Influences of Variscan Structures Off Southwest Britain on Subsequent Phases of Extension
Published:January 01, 1989
G. A. Day, J. W. F. Edwards, R. R. Hillis, 1989. "Influences of Variscan Structures Off Southwest Britain on Subsequent Phases of Extension", Extensional Tectonics and Stratigraphy of the North Atlantic Margins, A. J. Tankard, H. R. Balkwill
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The Comubian terrane, a microplate that came into existence during the Variscan orogeny, comprises metamorphosed Devonian and Carboniferous sediments thrust into a massive nappe pile and injected by granites. It extends from the southwest tip of Britain to the base of the continental slope at Goban Spur. The Comubian terrane remained a prominent massif unaffected by subsidence throughout the Mesozoic, and the development of the superposed and surrounding basins was significantly controlled by the positions of former thrusts and a series of NNW-SSE Variscan dextral strike-slip faults.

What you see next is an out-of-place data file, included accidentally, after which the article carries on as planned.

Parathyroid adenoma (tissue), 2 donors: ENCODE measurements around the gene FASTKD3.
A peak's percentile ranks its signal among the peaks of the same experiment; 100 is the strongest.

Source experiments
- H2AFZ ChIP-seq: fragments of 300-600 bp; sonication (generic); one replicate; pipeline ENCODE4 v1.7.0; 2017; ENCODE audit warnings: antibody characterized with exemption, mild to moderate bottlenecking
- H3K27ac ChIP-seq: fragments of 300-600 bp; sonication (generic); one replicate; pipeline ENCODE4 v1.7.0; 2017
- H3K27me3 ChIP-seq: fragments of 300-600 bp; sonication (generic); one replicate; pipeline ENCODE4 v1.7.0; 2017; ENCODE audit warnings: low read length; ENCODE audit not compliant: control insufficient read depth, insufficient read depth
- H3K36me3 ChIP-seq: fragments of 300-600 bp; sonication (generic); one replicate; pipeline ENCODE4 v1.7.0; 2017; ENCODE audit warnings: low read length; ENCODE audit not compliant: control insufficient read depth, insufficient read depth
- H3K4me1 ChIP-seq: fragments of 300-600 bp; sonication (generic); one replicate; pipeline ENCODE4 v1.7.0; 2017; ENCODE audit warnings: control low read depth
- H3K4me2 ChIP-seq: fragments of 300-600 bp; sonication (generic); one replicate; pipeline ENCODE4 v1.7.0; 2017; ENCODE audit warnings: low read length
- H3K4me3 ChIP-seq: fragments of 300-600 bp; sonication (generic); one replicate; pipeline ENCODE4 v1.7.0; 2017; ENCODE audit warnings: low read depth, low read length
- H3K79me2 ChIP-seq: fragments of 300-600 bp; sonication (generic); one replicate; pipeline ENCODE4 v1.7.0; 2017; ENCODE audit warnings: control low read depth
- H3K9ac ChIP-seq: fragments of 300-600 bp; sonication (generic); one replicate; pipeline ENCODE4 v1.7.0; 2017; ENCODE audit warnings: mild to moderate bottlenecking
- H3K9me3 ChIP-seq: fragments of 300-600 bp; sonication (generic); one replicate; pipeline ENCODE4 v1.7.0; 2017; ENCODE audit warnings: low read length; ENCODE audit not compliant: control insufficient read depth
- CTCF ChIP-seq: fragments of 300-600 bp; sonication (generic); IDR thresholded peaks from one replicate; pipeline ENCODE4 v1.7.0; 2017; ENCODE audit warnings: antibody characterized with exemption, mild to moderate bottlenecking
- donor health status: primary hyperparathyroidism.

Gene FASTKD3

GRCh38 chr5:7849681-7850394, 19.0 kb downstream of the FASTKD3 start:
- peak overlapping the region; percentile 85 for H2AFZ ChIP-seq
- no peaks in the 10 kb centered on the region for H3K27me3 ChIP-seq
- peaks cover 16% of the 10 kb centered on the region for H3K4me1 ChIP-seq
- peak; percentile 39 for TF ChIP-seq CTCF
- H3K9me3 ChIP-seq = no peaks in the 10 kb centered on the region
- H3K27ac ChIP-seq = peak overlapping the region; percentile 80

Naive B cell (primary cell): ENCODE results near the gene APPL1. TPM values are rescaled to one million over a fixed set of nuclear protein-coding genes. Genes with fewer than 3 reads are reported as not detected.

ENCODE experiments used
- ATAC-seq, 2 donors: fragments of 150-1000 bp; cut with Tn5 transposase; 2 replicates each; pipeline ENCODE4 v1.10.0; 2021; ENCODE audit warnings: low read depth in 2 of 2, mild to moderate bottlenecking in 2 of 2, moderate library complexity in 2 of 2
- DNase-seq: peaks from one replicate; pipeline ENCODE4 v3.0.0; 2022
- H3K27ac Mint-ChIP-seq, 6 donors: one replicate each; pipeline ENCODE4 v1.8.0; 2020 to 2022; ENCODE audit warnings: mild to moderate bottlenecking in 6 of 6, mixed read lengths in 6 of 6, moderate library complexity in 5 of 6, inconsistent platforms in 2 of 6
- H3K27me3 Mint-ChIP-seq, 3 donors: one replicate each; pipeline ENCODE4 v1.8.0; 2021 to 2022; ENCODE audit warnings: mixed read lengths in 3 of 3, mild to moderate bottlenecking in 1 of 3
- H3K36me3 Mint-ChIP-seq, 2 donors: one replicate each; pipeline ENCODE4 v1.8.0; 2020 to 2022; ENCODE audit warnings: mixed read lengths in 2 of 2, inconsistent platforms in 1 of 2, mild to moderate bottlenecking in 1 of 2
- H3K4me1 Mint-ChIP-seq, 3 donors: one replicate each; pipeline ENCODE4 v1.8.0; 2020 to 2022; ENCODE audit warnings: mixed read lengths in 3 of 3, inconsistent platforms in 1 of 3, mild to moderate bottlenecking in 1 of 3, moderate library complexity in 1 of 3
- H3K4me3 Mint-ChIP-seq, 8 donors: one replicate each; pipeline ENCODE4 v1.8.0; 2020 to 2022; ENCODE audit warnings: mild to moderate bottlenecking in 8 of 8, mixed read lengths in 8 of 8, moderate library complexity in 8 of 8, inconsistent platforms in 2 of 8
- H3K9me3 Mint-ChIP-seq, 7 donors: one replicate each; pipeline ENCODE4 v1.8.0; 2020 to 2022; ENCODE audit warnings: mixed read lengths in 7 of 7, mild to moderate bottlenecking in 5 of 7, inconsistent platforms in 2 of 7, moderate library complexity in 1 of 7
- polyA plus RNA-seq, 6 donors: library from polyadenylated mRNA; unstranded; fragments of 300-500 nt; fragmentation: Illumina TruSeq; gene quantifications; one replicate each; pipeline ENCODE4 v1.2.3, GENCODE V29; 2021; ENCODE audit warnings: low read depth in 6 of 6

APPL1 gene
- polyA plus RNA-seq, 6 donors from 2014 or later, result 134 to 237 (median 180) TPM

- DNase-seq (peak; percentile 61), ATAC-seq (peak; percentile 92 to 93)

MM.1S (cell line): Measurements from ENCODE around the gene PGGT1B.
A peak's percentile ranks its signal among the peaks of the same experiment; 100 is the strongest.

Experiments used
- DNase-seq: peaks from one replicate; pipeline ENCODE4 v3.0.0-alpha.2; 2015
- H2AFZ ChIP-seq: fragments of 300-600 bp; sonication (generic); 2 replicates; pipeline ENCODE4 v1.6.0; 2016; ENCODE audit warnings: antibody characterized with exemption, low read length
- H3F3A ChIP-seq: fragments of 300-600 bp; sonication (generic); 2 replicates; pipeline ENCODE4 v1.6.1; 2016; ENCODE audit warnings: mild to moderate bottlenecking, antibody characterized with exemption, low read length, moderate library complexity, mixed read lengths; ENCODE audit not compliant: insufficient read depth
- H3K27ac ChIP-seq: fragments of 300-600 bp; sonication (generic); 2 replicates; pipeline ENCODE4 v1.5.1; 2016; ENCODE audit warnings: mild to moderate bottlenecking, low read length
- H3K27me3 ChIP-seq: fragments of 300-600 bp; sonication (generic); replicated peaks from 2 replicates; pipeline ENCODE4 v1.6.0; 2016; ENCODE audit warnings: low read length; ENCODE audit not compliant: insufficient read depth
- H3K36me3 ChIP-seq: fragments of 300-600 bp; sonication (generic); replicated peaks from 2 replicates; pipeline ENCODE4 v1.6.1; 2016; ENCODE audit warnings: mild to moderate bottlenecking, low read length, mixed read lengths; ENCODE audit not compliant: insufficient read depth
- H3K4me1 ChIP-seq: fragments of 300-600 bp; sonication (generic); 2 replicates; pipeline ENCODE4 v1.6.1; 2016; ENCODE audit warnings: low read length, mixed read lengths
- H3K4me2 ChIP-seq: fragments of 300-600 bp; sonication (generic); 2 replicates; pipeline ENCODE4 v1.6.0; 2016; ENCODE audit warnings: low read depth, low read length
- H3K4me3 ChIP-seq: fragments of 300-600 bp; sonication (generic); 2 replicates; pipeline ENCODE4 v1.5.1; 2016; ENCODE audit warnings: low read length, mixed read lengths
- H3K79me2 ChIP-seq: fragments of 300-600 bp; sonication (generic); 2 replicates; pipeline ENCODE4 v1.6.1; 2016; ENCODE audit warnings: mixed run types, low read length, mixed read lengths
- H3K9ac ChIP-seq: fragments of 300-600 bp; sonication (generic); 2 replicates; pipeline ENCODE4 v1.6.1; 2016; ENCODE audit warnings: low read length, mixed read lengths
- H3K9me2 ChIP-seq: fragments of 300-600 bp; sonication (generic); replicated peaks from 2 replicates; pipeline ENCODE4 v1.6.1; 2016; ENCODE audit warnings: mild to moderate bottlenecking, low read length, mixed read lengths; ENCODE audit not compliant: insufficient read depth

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Extensional Tectonics and Stratigraphy of the North Atlantic Margins
Stimulated by the wealth of frontier exploration data and deep seismic surveys about the North Atlantic margins, this publication was crafted to provide a comprehensive analysis of North Atlantic extension. The 40 papers in this volume are divided into 6 sections: concepts, North Atlantic perspectives, North American margins, European-African margins, North Sea and Barents Shelf, and analogs. This book is concerned primarily with the circum-North Atlantic data base. It is largely biased toward presentation and interpretation of data rather than being model driven. The book includes comparative stratigraphic columns for basins of the North Atlantic margins.